Bench Evaluation of Four Portable Oxygen Concentrators Under Different Conditions Representing Altitudes of 2438, 4200, and 8000 mReportar como inadecuado




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* Corresponding author 1 Département - R3S - Service de Pneumologie et Réanimation Médicale CHU Pitié-Salpêtrière 2 Neurophysiologie Respiratoire Expérimentale et Clinique 3 Faculty of Engineering, Ain Shams University 4 Service du centre d-essais d-AIRBUS Defence and Space

Abstract : Bunel, Vincent, Amr Shoukri, Frederic Choin, Serge Roblin, Cindy Smith, Thomas Similowski, Capucine Morélot-Panzini, and Jésus Gonzalez. Bench evaluation of four portable oxygen concentrators under different conditions representing altitudes of 2438, 4200, and 8000 m. High Alt Med Biol. 17:370–374, 2016.—Air travel is responsible for a reduction of the partial pressure of oxygen O2 as a result of the decreased barometric pressure. This hypobaric hypoxia can be dangerous for passengers with respiratory diseases, requiring initiation or intensification of oxygen therapy during the flight. In-flight oxygen therapy can be provided by portable oxygen concentrators, which are less expensive and more practical than oxygen cylinders, but no study has evaluated their capacity to concentrate oxygen under simulated flight conditions. We tested four portable oxygen concentrators during a bench test study. The O2 concentrations FO2 produced were measured under three different conditions: in room air at sea level, under hypoxia due to a reduction of the partial pressure of O2 normobaric hypoxia, which can be performed routinely, and under hypoxia due to a reduction of atmospheric pressure hypobaric hypoxia, using a chamber manufactured by Airbus Defence and Space. The FO2 obtained under conditions of hypobaric hypoxia chamber was lower than that measured in room air 0.92 0.89–0.92 vs. 0.93 0.92–0.94, p = 0.029, but only one portable oxygen concentrator was unable to maintain an FO2 ≥ 0.90 0.89 0.89–0.89. In contrast, under conditions of normobaric hypoxia tent simulating an altitude of 2438 m, none of the apparatuses tested was able to achieve an FO2 greater than 0.76. 0.75 0.75–0.76 vs. 0.93 0.92–0.94, p = 0.029. Almost all portable oxygen concentrators were able to generate a sufficient quantity of O2 at simulated altitudes of 2438 m and can therefore be used in the aircraft cabin. Unfortunately, verification of the reliability and efficacy of these devices in a patient would require a nonroutinely available technology, and no preflight test can currently be performed by using simple techniques such as hypobaric hypoxia.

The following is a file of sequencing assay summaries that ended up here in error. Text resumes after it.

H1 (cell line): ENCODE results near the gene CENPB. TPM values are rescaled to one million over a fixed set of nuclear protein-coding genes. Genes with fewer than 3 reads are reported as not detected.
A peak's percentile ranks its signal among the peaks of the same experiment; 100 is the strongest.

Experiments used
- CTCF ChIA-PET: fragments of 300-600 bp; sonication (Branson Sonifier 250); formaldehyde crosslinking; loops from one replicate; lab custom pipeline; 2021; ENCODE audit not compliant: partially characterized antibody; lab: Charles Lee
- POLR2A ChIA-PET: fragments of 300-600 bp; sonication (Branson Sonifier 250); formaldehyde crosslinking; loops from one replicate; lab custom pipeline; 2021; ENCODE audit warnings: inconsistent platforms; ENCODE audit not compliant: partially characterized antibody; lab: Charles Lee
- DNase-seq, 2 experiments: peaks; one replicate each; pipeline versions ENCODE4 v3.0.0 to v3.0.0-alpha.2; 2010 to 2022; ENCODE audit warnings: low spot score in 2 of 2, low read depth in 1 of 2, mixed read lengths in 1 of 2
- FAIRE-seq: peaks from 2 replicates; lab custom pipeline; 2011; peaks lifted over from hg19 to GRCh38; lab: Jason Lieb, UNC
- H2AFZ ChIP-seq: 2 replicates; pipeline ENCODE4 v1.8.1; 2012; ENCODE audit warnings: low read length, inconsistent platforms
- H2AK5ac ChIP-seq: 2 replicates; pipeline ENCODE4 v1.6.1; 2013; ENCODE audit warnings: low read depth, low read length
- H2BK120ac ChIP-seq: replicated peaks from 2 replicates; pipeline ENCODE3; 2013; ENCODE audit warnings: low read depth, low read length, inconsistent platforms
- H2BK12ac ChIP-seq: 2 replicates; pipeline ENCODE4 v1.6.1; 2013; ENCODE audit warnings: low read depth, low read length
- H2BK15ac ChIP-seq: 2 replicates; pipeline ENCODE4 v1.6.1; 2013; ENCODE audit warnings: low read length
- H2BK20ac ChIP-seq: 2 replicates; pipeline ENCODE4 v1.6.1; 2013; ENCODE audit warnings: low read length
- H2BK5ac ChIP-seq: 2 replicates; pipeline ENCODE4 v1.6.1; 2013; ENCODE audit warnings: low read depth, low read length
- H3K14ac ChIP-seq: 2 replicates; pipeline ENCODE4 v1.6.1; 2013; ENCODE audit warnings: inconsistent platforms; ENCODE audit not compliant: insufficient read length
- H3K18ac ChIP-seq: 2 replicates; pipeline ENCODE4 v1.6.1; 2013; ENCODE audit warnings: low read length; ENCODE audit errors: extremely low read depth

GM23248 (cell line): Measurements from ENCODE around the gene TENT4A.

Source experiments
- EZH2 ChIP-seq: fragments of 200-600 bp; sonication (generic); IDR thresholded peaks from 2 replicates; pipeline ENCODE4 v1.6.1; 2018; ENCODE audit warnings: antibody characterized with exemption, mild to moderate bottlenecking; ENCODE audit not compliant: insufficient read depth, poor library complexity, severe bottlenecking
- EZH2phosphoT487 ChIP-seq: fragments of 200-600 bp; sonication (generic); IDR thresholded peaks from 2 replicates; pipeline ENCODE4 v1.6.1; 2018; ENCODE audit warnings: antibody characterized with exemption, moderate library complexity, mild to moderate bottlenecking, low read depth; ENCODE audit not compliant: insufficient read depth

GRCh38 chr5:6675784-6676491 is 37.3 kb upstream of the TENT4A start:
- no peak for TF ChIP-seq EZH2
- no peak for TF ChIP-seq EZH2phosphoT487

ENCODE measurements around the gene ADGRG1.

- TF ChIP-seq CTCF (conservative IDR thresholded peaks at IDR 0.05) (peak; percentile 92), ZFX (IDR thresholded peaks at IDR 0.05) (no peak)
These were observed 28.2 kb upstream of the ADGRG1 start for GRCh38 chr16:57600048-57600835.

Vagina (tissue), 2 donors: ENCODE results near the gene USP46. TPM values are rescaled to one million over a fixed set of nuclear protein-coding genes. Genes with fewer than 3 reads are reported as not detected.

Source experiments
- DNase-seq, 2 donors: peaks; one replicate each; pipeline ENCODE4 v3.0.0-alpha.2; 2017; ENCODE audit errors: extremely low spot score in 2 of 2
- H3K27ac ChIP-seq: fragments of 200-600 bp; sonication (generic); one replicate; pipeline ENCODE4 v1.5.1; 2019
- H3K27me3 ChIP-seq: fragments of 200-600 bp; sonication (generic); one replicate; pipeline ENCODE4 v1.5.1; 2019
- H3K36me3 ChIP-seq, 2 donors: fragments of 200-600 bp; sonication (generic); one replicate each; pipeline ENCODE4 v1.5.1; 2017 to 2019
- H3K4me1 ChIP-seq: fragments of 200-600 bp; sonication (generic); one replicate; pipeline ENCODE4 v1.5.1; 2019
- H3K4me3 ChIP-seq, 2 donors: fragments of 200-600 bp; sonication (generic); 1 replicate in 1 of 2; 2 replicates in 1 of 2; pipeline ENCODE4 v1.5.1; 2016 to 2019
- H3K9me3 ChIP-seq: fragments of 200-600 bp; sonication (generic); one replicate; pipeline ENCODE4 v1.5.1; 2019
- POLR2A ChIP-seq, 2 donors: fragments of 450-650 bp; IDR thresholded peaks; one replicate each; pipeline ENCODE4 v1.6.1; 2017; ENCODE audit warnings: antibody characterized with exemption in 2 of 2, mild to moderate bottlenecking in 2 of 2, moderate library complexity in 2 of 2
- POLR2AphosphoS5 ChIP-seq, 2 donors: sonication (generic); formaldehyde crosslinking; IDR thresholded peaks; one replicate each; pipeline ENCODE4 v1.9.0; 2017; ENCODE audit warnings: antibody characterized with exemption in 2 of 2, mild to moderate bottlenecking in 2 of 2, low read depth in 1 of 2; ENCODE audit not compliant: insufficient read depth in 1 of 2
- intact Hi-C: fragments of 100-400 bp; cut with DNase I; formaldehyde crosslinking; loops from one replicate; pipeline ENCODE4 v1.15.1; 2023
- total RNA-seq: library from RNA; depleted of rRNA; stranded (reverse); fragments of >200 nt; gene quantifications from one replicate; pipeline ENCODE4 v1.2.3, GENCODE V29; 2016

Autor: Vincent Bunel - Amr Shoukri - Frederic Choin - Serge Roblin - Cindy Smith - Thomas Similowski - Capucine Morélot-Panzini - Jesus

Fuente: https://hal.archives-ouvertes.fr/



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